Socioeconomic inequalities in child welfare interventions are five times stronger in unequal and affluent local authorities than they are in equal and deprived local authorities. Why?

Social Work sociology

One of the articles we had published in Children and Youth Services Review this year highlighted a new finding that the social gradient in child welfare interventions was predicted to be as much as five times stronger in local authorities with both lower-than-average deprivation and higher-than-average income inequality than it was in local authorities with higher-than-average deprivation and lower-than-average income inequality. This blog post explores one reason why this might be.

Calum Webb
2020-08-20


One of the articles we had published in Children and Youth Services Review this year highlighted a new finding that the social gradient in child welfare interventions was predicted to be as much as five times stronger in local authorities with both lower-than-average deprivation and higher-than-average income inequality than it was in local authorities with higher-than-average deprivation and lower-than-average income inequality.

This blog post explores one reason why this might be, but before discussing this, it’s important to review what we mean by the social gradient, income inequality, how we measured these, and how local income inequality differs from many of the ways we think about ‘inequality’.

The technical bit…

The social gradient in child welfare interventions is a measure of the how much intervention rates - such as children being placed on child protection registers, or being taken into care - differ according to family socioeconomic status, which is largely measured by their economic and material wellbeing. Sometimes this is measured at different levels so, for example and in our ‘Untangling Child Welfare Inequalities’ paper, we look at the social gradient in neighbourhood (approx 1500 people) intervention rates based on neighbourhood deprivation levels.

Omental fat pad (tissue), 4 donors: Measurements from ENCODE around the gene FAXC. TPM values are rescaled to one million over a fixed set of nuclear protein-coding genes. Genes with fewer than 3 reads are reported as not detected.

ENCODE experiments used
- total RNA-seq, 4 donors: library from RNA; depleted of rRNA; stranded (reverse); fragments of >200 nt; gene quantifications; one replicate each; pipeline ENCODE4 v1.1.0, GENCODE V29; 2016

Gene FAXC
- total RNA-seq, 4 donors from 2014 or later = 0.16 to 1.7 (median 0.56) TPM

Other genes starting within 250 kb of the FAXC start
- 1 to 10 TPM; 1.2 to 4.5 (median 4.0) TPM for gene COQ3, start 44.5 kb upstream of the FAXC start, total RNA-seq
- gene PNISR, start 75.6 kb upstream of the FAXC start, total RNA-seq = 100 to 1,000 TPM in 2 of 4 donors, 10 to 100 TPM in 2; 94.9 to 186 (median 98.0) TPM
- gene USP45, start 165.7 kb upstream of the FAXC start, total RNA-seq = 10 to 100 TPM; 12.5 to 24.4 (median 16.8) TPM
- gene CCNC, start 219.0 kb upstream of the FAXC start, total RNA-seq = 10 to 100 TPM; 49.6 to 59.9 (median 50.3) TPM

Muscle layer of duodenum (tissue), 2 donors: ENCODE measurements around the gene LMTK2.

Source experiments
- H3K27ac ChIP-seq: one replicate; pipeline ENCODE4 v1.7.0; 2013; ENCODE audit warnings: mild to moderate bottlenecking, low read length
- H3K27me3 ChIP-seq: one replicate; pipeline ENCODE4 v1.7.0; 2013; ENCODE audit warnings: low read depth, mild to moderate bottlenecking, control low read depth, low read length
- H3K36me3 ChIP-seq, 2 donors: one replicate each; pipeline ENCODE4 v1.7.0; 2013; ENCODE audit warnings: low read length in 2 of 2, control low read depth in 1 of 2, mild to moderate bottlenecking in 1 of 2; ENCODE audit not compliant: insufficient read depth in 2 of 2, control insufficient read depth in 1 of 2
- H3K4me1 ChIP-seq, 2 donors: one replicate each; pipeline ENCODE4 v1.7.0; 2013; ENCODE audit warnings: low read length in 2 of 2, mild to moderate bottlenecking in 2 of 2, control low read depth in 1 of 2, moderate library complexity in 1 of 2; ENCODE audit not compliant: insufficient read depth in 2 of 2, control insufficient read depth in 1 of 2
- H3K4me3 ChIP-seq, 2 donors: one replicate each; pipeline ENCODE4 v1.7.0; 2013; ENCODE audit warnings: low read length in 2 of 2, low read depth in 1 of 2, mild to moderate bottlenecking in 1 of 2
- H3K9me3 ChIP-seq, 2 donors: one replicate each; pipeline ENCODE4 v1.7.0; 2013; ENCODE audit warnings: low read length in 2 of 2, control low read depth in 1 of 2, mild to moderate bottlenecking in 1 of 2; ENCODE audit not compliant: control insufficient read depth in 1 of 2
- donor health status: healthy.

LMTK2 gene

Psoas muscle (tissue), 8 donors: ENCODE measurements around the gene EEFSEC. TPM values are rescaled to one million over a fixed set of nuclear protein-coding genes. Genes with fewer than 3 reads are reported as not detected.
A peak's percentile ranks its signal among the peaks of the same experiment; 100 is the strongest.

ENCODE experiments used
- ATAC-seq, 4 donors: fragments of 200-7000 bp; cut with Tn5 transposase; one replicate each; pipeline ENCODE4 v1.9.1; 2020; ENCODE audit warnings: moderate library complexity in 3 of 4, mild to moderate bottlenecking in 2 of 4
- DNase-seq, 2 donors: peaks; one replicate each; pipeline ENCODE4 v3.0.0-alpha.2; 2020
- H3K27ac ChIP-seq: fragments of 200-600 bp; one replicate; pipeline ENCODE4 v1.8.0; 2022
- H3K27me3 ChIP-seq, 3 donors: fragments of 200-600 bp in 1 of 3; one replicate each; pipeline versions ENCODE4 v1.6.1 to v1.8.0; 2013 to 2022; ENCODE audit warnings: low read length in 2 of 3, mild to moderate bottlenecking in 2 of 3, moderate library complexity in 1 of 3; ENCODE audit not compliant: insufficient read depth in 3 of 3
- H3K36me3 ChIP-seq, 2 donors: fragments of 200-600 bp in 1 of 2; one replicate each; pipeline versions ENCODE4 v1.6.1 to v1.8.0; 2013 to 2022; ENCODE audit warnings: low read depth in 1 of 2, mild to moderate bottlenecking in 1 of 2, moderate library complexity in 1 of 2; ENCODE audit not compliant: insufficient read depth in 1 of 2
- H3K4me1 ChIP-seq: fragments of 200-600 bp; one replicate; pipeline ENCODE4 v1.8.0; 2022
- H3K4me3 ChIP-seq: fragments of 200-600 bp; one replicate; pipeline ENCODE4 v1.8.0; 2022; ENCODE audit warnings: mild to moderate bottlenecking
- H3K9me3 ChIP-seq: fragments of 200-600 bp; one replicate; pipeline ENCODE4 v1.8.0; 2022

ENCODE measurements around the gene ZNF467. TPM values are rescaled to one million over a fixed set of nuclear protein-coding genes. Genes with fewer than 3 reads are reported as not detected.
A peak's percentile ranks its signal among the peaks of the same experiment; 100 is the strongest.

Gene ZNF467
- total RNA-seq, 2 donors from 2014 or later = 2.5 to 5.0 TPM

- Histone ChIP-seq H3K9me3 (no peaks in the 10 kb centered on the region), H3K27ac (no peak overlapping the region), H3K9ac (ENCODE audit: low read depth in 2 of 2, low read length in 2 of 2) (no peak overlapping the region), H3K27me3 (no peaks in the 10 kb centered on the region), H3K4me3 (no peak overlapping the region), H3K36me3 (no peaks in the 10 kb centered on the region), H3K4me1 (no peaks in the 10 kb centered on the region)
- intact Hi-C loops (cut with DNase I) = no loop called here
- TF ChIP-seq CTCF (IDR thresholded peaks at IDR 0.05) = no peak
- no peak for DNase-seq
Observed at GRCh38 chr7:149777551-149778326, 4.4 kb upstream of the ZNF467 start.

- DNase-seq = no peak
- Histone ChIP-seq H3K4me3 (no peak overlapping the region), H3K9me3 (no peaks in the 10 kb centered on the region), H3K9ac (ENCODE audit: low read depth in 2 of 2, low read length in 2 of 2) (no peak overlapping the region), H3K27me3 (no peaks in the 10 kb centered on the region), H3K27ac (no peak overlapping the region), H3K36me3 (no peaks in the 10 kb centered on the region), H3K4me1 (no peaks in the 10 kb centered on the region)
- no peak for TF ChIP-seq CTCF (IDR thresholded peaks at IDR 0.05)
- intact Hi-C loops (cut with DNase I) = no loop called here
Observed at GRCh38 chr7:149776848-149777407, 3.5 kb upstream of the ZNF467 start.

In order to do this, and to standardise certain things to control for ‘confounding factors’ - that is, other features of neighbourhoods the effect of which we want to control for so we don’t confuse it with the deprivation effect - we created a way to express the social gradient in a single number that represents how many times we would expect the rate of child welfare interventions to increase or decrease for every one standard deviation increase in deprivation, measured by the Indices of Multiple Deprivation. A one-standard deviation difference is about the same to comparing an ‘average’ deprivation neighbourhood with one that is ranked in the middle of the third most deprived of all neighbourhoods.

For simplicity’s sake, I refer to a minus 1 change in standard deviation as an ‘average low deprivation’ neighbourhood, and plus one standard deviation change as representing an ‘average high deprivation’ neighbourhood. It’s best to not overthink it too much and just consider it us comparing low, average, and high deprivation neighbourhoods in a way that doesn’t mean we focus on the extremes. See the graph below for a more simple example of local authority deprivation. We scaled up the same logic to local authorities - so an ‘average high deprivation local authority’ would be one with a deprivation score one standard deviation, and did the same for ‘income inequality’.